Here's a minor contradiction about not using a comma when the noun being explained is directly in front of the apposition:

      OWL's example: Walter, the playboy and writer, is very attached to his mother, Mrs. Hammon. (Note: Modern style tends to drop the comma after mother because Mrs. Hammon and mother are the same. Yet, OWL kept the comma for the "correct" answer.)

      OWL's 2nd example: The extremely popular American film Titanic was widely criticized for its mediocre script. (Note: Titanic was italicized, something I cannot do in this comment post. The point is, however, that no comma is used after the word "film," which tends to validate the no-comma style. The only difference here is that the movie title is italicized. By the way, some AP sources way movie titles are supposed to be placed in quotation marks, not italicized.)

      In short, I observed a discrepancy in Purdue OWL. No, I did not point this out to the website managers. I share this here for fellow writers to demonstrate the somewhat fickle nature of the comma and the fact that even "experts" aren't always consistent.

      When you're not sure if you should use a comma, omit the fickle little devil. Do use the comma when it makes the meaning of the sentence clearer than if the comma had been omitted.

    • Marie Flint profile imageAUTHOR

      Marie Flint 

      5 years ago from Jacksonville, FL USA

      Thank you for reading and commenting, Blackspaniel1. Of course, there are a lot of other uses for the comma as well, but I decided to focus on syntax for this hub. Blessings!

    • Blackspaniel1 profile image


      5 years ago

      Nice basis of understanding the language. I must admit having fun with an English professor friend by writing as Yoda. Write backwards, I must. It makes for humor, which is also important.

    • Marie Flint profile imageAUTHOR

      Marie Flint 

      5 years ago from Jacksonville, FL USA

      You're welcome, Jack. The tendency today is to use fewer commas. This hub article covers basic construction with syntax, though.

    • jackclee lm profile image

      Jack Lee 

      5 years ago from Yorktown NY

      Thanks for these helpful tips.

    • Marie Flint profile imageAUTHOR

      Marie Flint 

      5 years ago from Jacksonville, FL USA

      The comma, of course, has other uses, Peg, but I chose to focus on syntax where most mistakes seem to be made. I'm glad you found this article helpful.


    • PegCole17 profile image

      Peg Cole 

      6 years ago from Northeast of Dallas, Texas

      Commas are so misunderstood. Thanks for this reminder of their proper usage with examples.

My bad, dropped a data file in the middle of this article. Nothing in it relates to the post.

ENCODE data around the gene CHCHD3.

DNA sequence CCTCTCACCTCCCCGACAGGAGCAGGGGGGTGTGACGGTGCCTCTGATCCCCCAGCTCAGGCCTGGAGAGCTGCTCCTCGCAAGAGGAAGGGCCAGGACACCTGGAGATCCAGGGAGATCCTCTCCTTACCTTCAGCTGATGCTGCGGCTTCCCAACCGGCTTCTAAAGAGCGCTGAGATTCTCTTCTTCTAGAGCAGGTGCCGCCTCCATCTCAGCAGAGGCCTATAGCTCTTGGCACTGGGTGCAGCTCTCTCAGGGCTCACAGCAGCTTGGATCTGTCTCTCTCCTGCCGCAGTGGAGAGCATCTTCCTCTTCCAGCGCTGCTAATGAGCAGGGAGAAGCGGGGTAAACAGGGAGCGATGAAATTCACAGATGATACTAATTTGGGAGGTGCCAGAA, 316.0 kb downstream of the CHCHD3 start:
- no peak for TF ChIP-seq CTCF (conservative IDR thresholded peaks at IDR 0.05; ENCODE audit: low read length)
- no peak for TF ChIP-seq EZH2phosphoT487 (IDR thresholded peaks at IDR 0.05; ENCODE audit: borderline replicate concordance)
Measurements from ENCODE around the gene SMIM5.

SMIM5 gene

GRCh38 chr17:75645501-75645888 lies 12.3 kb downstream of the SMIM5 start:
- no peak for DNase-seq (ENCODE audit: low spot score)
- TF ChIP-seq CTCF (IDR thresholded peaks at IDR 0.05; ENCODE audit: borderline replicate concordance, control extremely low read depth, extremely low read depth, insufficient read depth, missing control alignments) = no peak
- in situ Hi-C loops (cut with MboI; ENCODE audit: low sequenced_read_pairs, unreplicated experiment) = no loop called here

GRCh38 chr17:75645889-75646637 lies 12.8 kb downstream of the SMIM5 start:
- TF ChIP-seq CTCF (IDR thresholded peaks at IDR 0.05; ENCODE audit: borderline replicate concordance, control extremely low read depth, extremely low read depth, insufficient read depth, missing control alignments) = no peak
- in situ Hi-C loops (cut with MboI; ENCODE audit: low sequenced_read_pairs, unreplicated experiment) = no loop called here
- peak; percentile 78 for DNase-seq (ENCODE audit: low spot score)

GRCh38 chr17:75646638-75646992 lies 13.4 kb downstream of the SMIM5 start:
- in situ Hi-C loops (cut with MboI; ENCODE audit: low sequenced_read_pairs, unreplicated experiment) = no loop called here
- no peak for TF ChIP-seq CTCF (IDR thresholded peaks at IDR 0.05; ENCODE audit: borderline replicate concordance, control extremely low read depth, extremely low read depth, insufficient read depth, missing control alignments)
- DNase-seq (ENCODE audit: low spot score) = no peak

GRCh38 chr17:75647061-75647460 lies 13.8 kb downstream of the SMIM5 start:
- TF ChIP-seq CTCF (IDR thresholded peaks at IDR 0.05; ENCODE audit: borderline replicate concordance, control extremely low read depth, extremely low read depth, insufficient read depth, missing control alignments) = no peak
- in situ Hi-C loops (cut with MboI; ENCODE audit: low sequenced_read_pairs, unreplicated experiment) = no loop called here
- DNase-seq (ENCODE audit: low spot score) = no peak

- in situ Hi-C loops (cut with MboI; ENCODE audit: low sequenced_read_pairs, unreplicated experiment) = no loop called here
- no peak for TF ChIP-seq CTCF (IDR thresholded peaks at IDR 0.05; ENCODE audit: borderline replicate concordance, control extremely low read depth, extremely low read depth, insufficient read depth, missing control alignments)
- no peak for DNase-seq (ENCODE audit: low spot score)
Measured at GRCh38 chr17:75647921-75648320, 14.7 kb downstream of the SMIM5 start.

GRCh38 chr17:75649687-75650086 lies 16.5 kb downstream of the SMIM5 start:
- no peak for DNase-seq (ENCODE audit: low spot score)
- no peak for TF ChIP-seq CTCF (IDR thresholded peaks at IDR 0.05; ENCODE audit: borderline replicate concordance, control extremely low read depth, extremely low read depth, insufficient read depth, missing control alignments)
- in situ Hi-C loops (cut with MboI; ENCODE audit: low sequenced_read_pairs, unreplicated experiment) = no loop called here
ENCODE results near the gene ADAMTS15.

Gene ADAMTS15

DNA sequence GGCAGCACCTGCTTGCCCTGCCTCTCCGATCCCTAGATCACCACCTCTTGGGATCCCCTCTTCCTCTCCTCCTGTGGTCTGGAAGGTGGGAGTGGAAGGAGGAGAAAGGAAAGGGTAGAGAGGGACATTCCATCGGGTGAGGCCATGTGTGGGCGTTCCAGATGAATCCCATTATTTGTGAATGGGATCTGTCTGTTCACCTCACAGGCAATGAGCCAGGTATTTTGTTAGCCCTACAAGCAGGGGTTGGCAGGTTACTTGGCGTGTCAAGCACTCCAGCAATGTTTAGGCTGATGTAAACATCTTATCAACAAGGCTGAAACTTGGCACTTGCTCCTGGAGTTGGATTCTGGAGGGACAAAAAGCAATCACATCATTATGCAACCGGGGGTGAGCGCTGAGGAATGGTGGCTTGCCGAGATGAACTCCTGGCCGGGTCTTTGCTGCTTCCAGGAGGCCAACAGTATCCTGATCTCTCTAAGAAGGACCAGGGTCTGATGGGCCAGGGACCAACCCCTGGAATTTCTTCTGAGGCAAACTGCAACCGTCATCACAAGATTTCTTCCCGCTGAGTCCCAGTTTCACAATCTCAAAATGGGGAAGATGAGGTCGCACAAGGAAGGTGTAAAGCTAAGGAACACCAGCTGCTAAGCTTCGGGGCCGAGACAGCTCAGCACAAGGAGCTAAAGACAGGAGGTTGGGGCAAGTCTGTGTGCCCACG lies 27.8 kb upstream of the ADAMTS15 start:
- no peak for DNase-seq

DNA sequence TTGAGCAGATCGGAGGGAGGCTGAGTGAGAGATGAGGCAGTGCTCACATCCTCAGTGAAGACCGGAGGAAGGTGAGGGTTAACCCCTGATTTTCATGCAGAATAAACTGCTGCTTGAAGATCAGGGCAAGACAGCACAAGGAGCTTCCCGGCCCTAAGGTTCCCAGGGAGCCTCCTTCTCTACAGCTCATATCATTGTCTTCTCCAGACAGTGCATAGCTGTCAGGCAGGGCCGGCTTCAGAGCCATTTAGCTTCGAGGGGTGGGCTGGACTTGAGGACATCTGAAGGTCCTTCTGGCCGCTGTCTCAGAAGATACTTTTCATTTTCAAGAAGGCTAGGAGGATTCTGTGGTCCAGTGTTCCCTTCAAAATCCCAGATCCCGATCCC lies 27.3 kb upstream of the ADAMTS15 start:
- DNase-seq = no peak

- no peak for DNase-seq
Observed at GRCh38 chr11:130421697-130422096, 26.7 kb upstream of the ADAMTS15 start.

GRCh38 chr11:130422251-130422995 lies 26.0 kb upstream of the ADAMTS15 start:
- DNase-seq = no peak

• Michael Kismet profile image

      Michael Kismet 

      6 years ago from Northern California

      Ugh, this reminds me that I'm not always the most vigilant when it comes to syntax and proper comma usage. A stark reminder of the aspects of my writing I have to work on, thanks for enlightening. Great article for the impulsive or impatient aspiring writer.


    • Marie Flint profile imageAUTHOR

      Marie Flint 

      7 years ago from Jacksonville, FL USA

      The comma can be used to designate an intended pause, which I have not discussed in this hub. Just be sure not to overdo this practice and check to be sure ideas are grouped together to aid the reader's understanding. A comma to indicate an intended pause is especially useful in poetry and fiction. When used this way, commas can add a dramatic effect.

    • aravindb1982 profile image

      Aravind Balasubramanya 

      7 years ago from Puttaparthi, India

      Thank you for this hub. I type all my articles on the go. So sometimes, I make use of the comma whenever I pause to contemplate! Hahahahaha

      Voted up and useful.

    • The Stages Of ME profile image

      Kathy Henderson 

      7 years ago from Pa

      Thank you for this hub. I admit I am a horrible editor and sadly write as I think and speak, probably to a fault. I wish I could learn to conceptualize the correct uses of grammar, sadly not my gifted area. I always appreciate help in this area and one day I pray that the information actually sticks to my brain. Great hub for those of us that enjoy creatively writing and yet stink at the part that brings it all together. If only it didn't look like and algebra theory as I look at the concepts. One day it will come to clarity. One day at a time :)

    • Marie Flint profile imageAUTHOR

      Marie Flint 

      7 years ago from Jacksonville, FL USA

      I corrected one error. The verb under the example of the introductory dependent clause is "was." It read "not" previously; "not" is simply a negation. It is not and never has been a verb. (My mind works faster than my fingers when keyboarding, but the error has been corrected now.)

    • profile image

      Benjamin Chege 

      7 years ago

      Dear Vicki Marie Anderson Flint. I must admit that I have learned a few things here and there about the comma that I have always ignored. Thanks for sharing. Voted up, useful, awesome and interesting.

    • MizBejabbers profile image

      Doris James MizBejabbers 

      7 years ago from Beautiful South

      This is a very good explanation of basic use of commas, Marie. I think the comma is the most misused of all the punctuation marks. As a law editor, I see usage that totally belies the intent of the drafter. I also see usage that is intentionally ambiguous so lawyers can fight the law’s intent out in court. Our style here is to use a comma before the final item in a series so the court doesn’t have to decide whether the ham and eggs served to the defendant was one combined dish or two separate dishes. I love the illustration, “Let’s eat Grandma,” or is it “Lets eat, Grandma.” I guess it just depends on whether one is dining with Little Red Riding Hood.

      Anyway, good hub and I hope lots of people learn something from you. Voted you up ++

    • Marie Flint profile imageAUTHOR

      Marie Flint 

      7 years ago from Jacksonville, FL USA

      I confess to being an English major who makes mistakes and is always learning. English is a living language that changes. Poetry and fiction are types of writing that allow freer use of language rules than article (hub) writing. Even if you focus on video hubs, you are probably going to write a caption, introduction, or summary. One thing for sure--the comma is NOT dead in our language, so I hope this discussion, the examples, and the quiz get hubbers into being a little more conscientious about where and when to use that little "do-dad," if at all. Blessings and good hubbing!